«I Heard you Paint Houses» are the first words Jimmy Hoffa ever spoke to Frank «the Irishman» Sheeran. To paint a house is to kill a man. The paint is the blood that splatters on the walls and floors. In the course of nearly five years of recorded interviews Frank Sheeran confessed to Charles Brandt that he handled more than twenty-five hits for the mob, and for his friend Hoffa. Sheeran learned to kill in the U.S. Army, where he saw an astonishing 411 days of active combat duty in Italy during World War II. After returning home he became a hustler and hit man, working for legendary crime boss Russell Bufalino. Eventually he would rise to a position of such prominence that in a RICO suit then-U.S. Attorney Rudy Giuliani would name him as one of only two non-Italians on a list of 26 top mob figures. When Bufalino ordered Sheeran to kill Hoffa, he did the deed, knowing that if he had refused he would have been killed himself. Sheeran’s important and fascinating story includes new information on other famous murders, and provides rare insight to a chapter in American history. Charles Brandt has written a page-turner that is destined to become a true crime classic.
Review«Pre-production of the movie ’The Irishman’ is moving ahead. That’s the name currently given to the film based on Charles Brandt’s book, ’I Heard You Paint Houses.’ It’s a compelling, can’t-put-down account of the life of Philadelphia-area mobster Frank Sheeran.»
—Delaware News Journal
«Is Sheeran believable? Very . . . and ‘I Heard You Paint Houses’ is a very enjoyable book.»
«A page-turning account of one man’s descent into the mob.»
—Delaware News Journal
«Sheeran’s confession that he killed Hoffa in the manner described in the book is supported by the forensic evidence, is entirely credible, and solves the Hoffa mystery.»
— Michael Baden, M.D., former Chief Medical Examiner of the City of New York
«I’m fully convinced — now — that Sheeran was in fact the man who did the deed. And I’m impressed, too, by the book’s readability and by its factual accuracy in all areas on which I’m qualified to pass judgment. Charles Brandt has solved the Hoffa mystery.»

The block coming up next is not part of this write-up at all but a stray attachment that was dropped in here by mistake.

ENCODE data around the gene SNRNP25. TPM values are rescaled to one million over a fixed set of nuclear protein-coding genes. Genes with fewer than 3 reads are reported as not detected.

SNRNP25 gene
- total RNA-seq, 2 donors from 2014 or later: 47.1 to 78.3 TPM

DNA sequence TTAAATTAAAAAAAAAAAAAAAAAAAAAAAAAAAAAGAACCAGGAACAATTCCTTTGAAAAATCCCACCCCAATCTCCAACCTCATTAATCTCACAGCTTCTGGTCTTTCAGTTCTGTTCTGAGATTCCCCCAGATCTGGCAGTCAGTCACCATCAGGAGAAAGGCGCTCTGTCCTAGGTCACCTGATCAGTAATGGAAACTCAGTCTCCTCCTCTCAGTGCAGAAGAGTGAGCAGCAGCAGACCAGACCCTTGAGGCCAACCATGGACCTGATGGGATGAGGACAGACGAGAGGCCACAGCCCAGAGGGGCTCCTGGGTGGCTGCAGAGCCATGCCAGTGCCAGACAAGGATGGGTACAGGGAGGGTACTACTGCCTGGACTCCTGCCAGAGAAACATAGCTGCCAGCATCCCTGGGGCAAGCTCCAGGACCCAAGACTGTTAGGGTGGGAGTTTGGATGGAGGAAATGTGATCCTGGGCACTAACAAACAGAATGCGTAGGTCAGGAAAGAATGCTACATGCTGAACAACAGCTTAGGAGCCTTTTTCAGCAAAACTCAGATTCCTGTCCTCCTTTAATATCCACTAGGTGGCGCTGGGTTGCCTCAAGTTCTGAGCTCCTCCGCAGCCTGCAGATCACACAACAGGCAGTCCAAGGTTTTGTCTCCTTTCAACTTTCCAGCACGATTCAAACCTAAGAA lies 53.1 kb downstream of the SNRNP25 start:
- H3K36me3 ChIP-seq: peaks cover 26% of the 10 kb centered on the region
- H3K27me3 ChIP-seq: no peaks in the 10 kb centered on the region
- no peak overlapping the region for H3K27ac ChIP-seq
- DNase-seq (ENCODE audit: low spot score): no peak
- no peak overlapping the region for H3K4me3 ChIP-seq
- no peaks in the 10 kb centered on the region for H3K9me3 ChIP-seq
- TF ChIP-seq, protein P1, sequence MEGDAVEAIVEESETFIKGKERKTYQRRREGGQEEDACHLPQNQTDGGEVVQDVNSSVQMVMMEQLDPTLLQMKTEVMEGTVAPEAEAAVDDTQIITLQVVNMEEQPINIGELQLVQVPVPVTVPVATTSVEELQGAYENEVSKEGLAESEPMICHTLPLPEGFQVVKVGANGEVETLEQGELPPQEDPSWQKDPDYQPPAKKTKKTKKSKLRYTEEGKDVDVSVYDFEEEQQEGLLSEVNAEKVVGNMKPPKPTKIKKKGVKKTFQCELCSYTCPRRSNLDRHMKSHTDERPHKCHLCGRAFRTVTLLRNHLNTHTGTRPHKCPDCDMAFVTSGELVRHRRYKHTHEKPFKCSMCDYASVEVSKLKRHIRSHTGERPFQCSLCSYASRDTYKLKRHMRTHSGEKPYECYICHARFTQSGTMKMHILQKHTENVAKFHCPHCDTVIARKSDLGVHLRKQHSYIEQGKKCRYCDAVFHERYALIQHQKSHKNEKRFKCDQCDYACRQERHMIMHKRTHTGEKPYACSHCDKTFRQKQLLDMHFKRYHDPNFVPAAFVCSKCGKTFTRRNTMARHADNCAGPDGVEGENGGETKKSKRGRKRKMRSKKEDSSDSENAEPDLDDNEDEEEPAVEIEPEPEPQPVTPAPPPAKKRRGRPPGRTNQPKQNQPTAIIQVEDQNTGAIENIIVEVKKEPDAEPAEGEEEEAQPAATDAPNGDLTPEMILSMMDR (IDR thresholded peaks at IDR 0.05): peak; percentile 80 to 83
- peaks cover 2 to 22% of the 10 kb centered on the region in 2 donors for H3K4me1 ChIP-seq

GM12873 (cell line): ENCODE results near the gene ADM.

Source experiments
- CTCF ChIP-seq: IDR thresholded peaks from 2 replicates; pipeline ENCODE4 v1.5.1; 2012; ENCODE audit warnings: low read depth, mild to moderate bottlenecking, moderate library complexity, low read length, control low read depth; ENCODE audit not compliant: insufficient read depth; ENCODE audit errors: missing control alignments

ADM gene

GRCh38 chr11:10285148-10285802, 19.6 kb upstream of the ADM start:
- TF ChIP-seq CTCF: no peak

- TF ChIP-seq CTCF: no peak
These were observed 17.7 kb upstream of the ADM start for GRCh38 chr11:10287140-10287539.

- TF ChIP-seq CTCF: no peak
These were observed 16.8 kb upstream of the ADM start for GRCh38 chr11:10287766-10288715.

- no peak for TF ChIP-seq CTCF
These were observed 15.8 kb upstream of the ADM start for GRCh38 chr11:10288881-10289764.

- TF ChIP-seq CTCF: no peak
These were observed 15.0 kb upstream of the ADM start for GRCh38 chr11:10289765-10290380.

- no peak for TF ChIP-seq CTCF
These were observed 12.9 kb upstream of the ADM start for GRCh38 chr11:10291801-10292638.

—Professor Arthur Sloane, author of Hoffa
«One of Sheeran’s virtues was his gift as a storyteller; one of his flaws was his tendency to murder, in mobster jargon, ‘to paint houses.’ . .. Sheeran acknowledged that he was the one who killed the Teamsters boss. . .. On July 30, 1975, Hoffa disappeared. Sheeran explains how he did it, in prose reminiscent of the best gangster films.»
— Associated Press
«Told with such economy and chilling force as to make The Sopranos suddenly seem overwrought and theatrical.»
—New York Daily News
«Brandt’s book gives new meaning to the term ‘guilty pleasure.&rs…
From the Inside FlapHEARD YOU PAINT HOUSES is a fascinating account of a dark side of American history. The book’s title comes from the first words Jimmy Hoffa ever spoke to Frank «the Irishman» Sheeran. To paint a house is to kill a man. The paint is the blood that splatters on the walls and floors.
Frank Sheeran lived a long, violent, passionate life. As a boy he took on older kids in bar fights so his dad could win free beer. During World War II he was a highly decorated infantryman with 411 days of active combat duty and a willingness to follow orders. «When an officer would tell you to take a couple of German prisoners back behind the line and for you to ‘hurry back,’ you did what you had to do.» He became a hustler and hit man, working for legendary crime boss Russell Bufalino and eventually becoming one of only two non-Italians on the FBI’s famous La Cosa Nostra list. He was also a truck driver who was made head of the Teamsters local in Wilmington, Delaware, by his good friend Jimmy Hoffa. When Hoffa disappeared on July 30, 1975, Sheeran became a leading suspect, and every serious study of the Hoffa disappearance alleges that Sheeran was there.
For the first time the Irishman tells all — a lifetime of payoffs (including hand-delivering bags of cash to Nixon’s attorney general John Mitchell) and manipulation (supporting Joe Biden’s election to the Senate with a Teamster action) — for the book that would become his deathbed confession. He died on December 14, 2003.
Sheeran also provides shocking new information on notorious mob hits: Joseph «Crazy Joey» Gallo — blown away as he celebrated his forty-third birthday in New York’s Little Italy; Salvatore «Sally Bugs» Briguglio — long suspected of being a player in the plot to kill Hoffa. And offers new insights to the crusading of Robert Kennedy and the death of John F. Kennedy.
This historic account is based on interviews of Frank Sheeran by Charles Brandt, who researched, cross-checked, and illuminated what Sheeran told him and turned it all into a gripping narrative that is sure to become an instant true crime classic.